And while we’re on the subject of otherworldliness, the life and work of visionary UK pop producer Joe Meek gets the biopic treatment with Telstar (Inception), a 2009 film adaptation of James Hicks’ play, with Con O’Neill as the tortured Meek, Kevin Spacey as his manager, Major Banks, and a parade of ’60s UK talent, from Screaming Lord Sutch (played by the Darkness’ Justin Hawkins) to hapless Tornadoes frontman Heinz Burt (JJ Feild). It makes a swell double bill with Gainsbourg (Music Box), a wonderfully offbeat account of France’s beloved singer/provocateur Serge Gainsbourg from his childhood struggles with self-loathing (brought to horrible life by Doug Jones as a monstrous living caricature of anti-Semitism) to his tumultous relationships with Jane Birkin (the late Lucy Jones), Brigitte Bardot (Laetitia Casta) and France Gall (Sara Forestier).
Creature (Arc) generated a lot of pre-release press for its “old-school” horror vibe, which essentially translated into lots of ’80s-style gore and skin draped over a well-worn monster-in-the-swamp storyline. It tanked in the teaters, and DVD doesn’t exactly spitshine its numerous faults, but it’s always nice to see cult movie hero Sid Haig and character actor Pruitt Taylor Vince get some screen time.
You might be better served by A Lonely Place to Die (MPI), a fairly gripping UK thriller about a group of mountaineers (led by Melissa George) pursued by kidnappers after they rescue a young Croatian girl held captive in the Scottish Highlands. The end takes a turn towards Wicker Man territory that doesn’t quite work, but the first half of the picture is rife with suspense. Or you could go the retro route with Puppet on a Chain (Scorpion), a heady chunk of Bond-esque intrigue with Swedish singer/actor Sven Bertil Taube (the 2009 Girl with the Dragon Tattoo) as a European agent on the trail of drug smugglers. There’s a terrific action set piece with speedboats through the canals of Amsterdam and a groove-heavy score by Piero Picconi (The 10th Victim).
For those required more deranged fare, look no further than 1977’s The Dragon Lives Again (CFS Releasing), which pits the recently deceased Bruce Lee against a horde of ’60s and ’70s pop culture icons, including James Bond, the Man with No Name, The Exorcist and Dracula, all of whom have designs on taking over control of the Underworld (as in Hell). It’s truly the loopiest of all “Brucesploitation” films, a subgenre not known for its subtlety or coherence. CFS also has Funeral Home (1980), a Canadian-made staple of public domain releases about killings at a former mortuary turned bed-and-breakfast (!). Neither, however, can hold a candle to Mac and Me (1988), a shameless E.T. knockoff highlighted by blatant product placement for Coke, Skittles and McDonald’s, including a long musical number featuring Ronald McD himself. It’s paired with the dreary Aliens in the Attic and Robots on a single-disc triple bill from Fox.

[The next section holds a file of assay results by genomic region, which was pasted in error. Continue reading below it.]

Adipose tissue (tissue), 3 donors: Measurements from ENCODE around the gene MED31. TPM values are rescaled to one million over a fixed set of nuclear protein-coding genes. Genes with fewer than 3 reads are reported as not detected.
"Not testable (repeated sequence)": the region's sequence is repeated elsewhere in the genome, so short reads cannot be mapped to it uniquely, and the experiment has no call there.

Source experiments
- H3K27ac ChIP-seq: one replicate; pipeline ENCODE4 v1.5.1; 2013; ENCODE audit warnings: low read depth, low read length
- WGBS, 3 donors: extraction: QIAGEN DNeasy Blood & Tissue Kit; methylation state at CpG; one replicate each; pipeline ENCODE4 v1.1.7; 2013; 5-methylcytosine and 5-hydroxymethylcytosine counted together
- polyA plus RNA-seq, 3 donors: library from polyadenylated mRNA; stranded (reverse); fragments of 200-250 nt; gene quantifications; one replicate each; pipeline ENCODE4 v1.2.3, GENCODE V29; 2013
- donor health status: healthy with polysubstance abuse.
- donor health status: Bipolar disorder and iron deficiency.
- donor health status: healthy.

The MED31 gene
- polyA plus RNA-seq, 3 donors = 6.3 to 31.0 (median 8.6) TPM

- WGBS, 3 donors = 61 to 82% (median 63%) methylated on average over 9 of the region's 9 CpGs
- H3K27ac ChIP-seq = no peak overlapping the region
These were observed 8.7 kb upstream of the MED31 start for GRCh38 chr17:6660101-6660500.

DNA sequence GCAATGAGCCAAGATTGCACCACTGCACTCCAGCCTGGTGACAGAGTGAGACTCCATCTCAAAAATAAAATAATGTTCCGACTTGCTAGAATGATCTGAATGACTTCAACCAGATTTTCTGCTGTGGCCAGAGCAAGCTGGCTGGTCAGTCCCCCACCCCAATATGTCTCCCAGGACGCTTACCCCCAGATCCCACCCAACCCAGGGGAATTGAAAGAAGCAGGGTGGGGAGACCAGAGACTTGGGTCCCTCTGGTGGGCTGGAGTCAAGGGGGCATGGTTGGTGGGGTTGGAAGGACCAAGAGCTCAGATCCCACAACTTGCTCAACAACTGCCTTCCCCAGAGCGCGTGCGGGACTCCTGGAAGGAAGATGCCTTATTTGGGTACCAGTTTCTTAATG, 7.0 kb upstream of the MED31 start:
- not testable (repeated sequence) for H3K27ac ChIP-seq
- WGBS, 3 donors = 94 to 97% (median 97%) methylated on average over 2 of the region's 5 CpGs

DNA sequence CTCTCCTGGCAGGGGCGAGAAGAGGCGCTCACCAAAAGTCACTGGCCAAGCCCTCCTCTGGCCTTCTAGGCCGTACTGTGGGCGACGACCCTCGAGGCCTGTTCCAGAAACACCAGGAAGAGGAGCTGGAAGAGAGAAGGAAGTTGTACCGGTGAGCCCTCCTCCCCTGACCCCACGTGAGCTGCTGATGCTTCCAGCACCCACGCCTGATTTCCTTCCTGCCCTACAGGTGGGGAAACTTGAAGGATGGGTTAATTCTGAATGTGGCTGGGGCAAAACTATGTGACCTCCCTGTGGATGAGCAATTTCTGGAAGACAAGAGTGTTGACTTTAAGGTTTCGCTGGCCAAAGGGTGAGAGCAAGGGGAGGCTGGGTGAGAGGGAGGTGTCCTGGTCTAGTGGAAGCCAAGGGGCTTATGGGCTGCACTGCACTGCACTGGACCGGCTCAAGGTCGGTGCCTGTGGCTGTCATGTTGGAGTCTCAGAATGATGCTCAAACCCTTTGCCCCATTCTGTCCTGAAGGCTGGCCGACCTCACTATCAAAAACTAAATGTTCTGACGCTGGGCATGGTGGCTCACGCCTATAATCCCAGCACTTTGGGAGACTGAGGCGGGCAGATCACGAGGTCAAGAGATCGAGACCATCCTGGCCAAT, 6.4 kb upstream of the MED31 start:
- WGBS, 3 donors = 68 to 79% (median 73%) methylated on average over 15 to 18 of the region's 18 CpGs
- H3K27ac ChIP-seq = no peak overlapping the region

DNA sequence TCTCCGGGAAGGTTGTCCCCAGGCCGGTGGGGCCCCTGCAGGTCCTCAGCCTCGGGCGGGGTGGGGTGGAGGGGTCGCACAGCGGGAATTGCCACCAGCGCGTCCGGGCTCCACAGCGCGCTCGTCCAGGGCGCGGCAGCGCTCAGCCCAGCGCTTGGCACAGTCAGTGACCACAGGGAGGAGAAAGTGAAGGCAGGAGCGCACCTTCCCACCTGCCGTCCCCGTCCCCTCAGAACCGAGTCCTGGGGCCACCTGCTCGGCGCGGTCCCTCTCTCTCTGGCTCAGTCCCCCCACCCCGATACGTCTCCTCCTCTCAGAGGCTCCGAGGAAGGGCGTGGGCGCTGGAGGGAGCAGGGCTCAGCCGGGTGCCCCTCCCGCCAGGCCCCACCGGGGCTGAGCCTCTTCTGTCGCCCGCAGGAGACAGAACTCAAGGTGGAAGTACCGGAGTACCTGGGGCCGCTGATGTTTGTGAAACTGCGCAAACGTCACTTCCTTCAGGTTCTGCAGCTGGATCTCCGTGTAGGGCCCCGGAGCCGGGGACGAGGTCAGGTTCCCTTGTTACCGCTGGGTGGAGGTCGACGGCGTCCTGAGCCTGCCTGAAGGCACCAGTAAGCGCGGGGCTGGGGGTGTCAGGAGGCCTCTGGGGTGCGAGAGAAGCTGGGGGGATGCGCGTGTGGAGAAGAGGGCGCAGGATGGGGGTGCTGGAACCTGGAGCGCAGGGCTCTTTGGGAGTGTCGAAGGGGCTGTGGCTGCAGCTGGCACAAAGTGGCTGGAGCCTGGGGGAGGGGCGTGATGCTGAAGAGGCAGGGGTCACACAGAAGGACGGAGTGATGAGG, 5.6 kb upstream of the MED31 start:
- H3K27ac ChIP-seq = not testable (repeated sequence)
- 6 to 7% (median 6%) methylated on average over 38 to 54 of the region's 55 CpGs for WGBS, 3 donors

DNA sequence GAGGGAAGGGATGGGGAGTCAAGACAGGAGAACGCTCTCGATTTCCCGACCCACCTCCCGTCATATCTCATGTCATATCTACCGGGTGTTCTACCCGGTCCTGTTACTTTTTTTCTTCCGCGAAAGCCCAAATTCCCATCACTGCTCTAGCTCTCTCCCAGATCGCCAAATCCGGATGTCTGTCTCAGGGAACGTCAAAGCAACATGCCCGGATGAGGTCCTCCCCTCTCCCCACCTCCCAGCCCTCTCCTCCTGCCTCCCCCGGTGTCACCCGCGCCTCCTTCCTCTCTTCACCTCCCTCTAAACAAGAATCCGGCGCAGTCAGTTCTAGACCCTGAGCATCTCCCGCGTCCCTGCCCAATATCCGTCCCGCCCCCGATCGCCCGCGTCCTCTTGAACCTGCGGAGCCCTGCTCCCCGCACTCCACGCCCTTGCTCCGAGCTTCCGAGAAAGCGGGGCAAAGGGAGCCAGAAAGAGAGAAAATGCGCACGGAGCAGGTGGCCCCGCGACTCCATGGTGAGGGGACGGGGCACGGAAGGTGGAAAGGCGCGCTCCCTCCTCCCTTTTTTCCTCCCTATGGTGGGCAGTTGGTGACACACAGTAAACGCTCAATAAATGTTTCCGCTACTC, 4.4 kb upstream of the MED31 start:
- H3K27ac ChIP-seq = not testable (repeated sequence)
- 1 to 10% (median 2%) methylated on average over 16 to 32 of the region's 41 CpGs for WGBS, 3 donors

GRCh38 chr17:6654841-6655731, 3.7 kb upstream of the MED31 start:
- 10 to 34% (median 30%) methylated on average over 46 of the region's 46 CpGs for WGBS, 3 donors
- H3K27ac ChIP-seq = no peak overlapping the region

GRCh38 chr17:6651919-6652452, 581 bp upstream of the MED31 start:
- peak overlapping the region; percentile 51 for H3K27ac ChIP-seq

Oh, there’s also a long-overdue release of Roadracers (Echo Bridge), a 1994 cable effort from Robert Rodriguez which aired on Showtime as part of their Rebel Highway series, which remade ’50s-era B-pictures. It’s a trifle, at best, but features early screen appearances by Salma Hayek and John Hawkes (Winter’s Bone) and a soundtrack filled with the likes of Link Wray, Hasil Adkins and Glen Glenn.
Shout! Factory has a pair of swell TV releases up for grabs this week. First is the second season of The Adventures of Tintin, a French-Canadian animated adaptation of Herge’s much-loved comics series that aired here in the States on HBO in the early ’90s. The show adheres closely to the old-fashioned charms of the original publications, including its serial-style thrills, which were all but bulldozed over by the recent big-screen feature version.
Like most ’70s TV shows, the cop drama Kojak bears a patina of camp, which is completely unwarranted: the award-winning series, which ran from 1973-1978, was a gritty police procedural buffeted by Telly Savalas’ showy (but not overdone) turn as tough, flamboyant New York lieutenant Theo Kojak. SF releases the series’ third season this week, which features the show’s signature blend of unsentimental, often downbeat stories and quality guest stars, including Jennifer Warnes and a pre-fame Sylvester Stallone as a trigger-happy cop.
However, a show truly deserving the camp label (among other descriptive phrases) is My Living Doll (MPI), an astonishing 1964 “sitcom” with the ever-whitebread Bob Cummings as a government psychiatrist who is given the task of training a robot (Julie Newmar) on how to act human. Cummings schools the zaftig fembot on the finer points of domestic servitude while fending off his horny neighbor (Jack Mullaney). For those who view the current crop of TV as a vast wasteland, I offer My Living Doll as Contrary Exhibit A.